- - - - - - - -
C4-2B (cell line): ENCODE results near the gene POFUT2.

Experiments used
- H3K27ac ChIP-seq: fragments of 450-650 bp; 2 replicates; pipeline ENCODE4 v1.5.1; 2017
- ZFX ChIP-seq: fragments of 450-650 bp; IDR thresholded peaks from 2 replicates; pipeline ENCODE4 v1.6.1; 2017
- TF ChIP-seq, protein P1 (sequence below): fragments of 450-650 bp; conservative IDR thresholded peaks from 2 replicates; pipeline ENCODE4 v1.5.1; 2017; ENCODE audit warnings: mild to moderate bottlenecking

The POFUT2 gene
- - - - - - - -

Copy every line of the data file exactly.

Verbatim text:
C4-2B (cell line): ENCODE results near the gene POFUT2.

Experiments used
- H3K27ac ChIP-seq: fragments of 450-650 bp; 2 replicates; pipeline ENCODE4 v1.5.1; 2017
- ZFX ChIP-seq: fragments of 450-650 bp; IDR thresholded peaks from 2 replicates; pipeline ENCODE4 v1.6.1; 2017
- TF ChIP-seq, protein P1 (sequence below): fragments of 450-650 bp; conservative IDR thresholded peaks from 2 replicates; pipeline ENCODE4 v1.5.1; 2017; ENCODE audit warnings: mild to moderate bottlenecking

The POFUT2 gene